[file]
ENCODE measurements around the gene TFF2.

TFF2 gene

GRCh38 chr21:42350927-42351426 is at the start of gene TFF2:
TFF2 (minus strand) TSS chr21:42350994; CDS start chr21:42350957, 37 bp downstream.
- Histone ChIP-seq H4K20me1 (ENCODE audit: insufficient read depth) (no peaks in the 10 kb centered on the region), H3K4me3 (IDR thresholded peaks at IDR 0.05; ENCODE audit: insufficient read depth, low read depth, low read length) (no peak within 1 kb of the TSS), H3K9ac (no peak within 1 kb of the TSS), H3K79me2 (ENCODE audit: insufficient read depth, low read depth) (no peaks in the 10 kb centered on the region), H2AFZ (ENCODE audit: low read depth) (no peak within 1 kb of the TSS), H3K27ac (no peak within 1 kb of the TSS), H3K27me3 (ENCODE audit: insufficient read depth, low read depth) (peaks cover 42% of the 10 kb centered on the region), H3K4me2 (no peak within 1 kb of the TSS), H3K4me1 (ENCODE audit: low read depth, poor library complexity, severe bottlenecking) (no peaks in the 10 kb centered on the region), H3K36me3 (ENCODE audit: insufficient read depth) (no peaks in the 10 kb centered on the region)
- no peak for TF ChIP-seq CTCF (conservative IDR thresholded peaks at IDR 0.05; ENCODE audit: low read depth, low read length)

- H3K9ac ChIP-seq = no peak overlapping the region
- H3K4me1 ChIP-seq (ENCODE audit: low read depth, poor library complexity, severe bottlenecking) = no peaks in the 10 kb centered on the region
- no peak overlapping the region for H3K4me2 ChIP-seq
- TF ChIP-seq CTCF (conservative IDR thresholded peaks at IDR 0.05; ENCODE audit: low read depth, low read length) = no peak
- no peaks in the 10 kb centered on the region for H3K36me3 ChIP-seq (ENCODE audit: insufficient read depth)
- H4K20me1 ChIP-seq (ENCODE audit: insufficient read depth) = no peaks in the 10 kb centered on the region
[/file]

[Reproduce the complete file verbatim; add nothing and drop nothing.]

ENCODE measurements around the gene TFF2.

TFF2 gene

GRCh38 chr21:42350927-42351426 is at the start of gene TFF2:
TFF2 (minus strand) TSS chr21:42350994; CDS start chr21:42350957, 37 bp downstream.
- Histone ChIP-seq H4K20me1 (ENCODE audit: insufficient read depth) (no peaks in the 10 kb centered on the region), H3K4me3 (IDR thresholded peaks at IDR 0.05; ENCODE audit: insufficient read depth, low read depth, low read length) (no peak within 1 kb of the TSS), H3K9ac (no peak within 1 kb of the TSS), H3K79me2 (ENCODE audit: insufficient read depth, low read depth) (no peaks in the 10 kb centered on the region), H2AFZ (ENCODE audit: low read depth) (no peak within 1 kb of the TSS), H3K27ac (no peak within 1 kb of the TSS), H3K27me3 (ENCODE audit: insufficient read depth, low read depth) (peaks cover 42% of the 10 kb centered on the region), H3K4me2 (no peak within 1 kb of the TSS), H3K4me1 (ENCODE audit: low read depth, poor library complexity, severe bottlenecking) (no peaks in the 10 kb centered on the region), H3K36me3 (ENCODE audit: insufficient read depth) (no peaks in the 10 kb centered on the region)
- no peak for TF ChIP-seq CTCF (conservative IDR thresholded peaks at IDR 0.05; ENCODE audit: low read depth, low read length)

- H3K9ac ChIP-seq = no peak overlapping the region
- H3K4me1 ChIP-seq (ENCODE audit: low read depth, poor library complexity, severe bottlenecking) = no peaks in the 10 kb centered on the region
- no peak overlapping the region for H3K4me2 ChIP-seq
- TF ChIP-seq CTCF (conservative IDR thresholded peaks at IDR 0.05; ENCODE audit: low read depth, low read length) = no peak
- no peaks in the 10 kb centered on the region for H3K36me3 ChIP-seq (ENCODE audit: insufficient read depth)
- H4K20me1 ChIP-seq (ENCODE audit: insufficient read depth) = no peaks in the 10 kb centered on the region